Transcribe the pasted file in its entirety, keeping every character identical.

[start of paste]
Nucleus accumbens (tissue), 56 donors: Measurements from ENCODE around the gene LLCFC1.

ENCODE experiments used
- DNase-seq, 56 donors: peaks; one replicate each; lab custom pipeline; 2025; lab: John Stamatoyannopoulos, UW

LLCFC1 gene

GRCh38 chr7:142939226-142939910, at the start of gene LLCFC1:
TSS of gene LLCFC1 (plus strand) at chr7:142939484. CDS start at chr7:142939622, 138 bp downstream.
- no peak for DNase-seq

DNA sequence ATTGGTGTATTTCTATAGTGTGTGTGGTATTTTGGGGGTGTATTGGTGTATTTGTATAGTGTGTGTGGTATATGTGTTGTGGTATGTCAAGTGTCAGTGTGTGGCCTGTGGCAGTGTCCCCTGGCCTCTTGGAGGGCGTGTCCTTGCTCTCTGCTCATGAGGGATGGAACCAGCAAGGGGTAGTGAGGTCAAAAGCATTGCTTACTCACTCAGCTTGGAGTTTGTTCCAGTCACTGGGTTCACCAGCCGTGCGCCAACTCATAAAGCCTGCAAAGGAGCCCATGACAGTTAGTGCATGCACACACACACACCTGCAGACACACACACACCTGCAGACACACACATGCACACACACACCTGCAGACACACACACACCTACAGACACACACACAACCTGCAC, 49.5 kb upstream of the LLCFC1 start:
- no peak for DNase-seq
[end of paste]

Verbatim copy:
Nucleus accumbens (tissue), 56 donors: Measurements from ENCODE around the gene LLCFC1.

ENCODE experiments used
- DNase-seq, 56 donors: peaks; one replicate each; lab custom pipeline; 2025; lab: John Stamatoyannopoulos, UW

LLCFC1 gene

GRCh38 chr7:142939226-142939910, at the start of gene LLCFC1:
TSS of gene LLCFC1 (plus strand) at chr7:142939484. CDS start at chr7:142939622, 138 bp downstream.
- no peak for DNase-seq

DNA sequence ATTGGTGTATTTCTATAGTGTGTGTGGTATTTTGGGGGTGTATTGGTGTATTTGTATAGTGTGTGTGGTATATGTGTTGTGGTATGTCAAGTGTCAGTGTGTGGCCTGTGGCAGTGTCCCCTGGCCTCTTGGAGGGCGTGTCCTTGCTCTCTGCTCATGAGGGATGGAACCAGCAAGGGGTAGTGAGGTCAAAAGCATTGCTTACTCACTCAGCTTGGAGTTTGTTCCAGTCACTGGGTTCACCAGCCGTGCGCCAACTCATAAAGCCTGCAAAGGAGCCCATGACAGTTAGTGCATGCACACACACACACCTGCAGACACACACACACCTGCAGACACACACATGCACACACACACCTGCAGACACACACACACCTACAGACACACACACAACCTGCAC, 49.5 kb upstream of the LLCFC1 start:
- no peak for DNase-seq